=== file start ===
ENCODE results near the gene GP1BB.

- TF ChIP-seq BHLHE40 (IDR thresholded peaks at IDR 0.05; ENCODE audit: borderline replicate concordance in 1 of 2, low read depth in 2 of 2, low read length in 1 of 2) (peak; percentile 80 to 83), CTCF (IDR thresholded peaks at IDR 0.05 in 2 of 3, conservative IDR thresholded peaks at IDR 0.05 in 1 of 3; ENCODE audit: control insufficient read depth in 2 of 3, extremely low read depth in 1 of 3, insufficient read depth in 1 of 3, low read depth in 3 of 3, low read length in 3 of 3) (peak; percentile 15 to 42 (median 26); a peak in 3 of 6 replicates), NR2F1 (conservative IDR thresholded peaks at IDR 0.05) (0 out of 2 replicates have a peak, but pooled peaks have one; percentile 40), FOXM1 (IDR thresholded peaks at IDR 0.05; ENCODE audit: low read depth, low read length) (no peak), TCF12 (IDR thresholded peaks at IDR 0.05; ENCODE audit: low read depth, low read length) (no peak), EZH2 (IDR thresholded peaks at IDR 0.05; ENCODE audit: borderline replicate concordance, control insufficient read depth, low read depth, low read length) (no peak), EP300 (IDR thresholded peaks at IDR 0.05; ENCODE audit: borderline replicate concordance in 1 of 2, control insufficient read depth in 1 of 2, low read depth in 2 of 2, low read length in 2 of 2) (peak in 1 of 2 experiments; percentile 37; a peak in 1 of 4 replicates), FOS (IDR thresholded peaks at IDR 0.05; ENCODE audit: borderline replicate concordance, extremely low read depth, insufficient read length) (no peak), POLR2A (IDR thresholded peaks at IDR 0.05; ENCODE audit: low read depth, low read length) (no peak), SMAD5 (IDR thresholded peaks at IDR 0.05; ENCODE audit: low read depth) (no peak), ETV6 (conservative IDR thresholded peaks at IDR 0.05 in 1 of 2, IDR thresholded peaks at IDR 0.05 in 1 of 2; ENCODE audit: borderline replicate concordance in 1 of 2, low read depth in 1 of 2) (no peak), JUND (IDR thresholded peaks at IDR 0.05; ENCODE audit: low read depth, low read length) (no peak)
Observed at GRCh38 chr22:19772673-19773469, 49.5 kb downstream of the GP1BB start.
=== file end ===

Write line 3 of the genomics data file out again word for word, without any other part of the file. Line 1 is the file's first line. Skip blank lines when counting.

Observed at GRCh38 chr22:19772673-19773469, 49.5 kb downstream of the GP1BB start.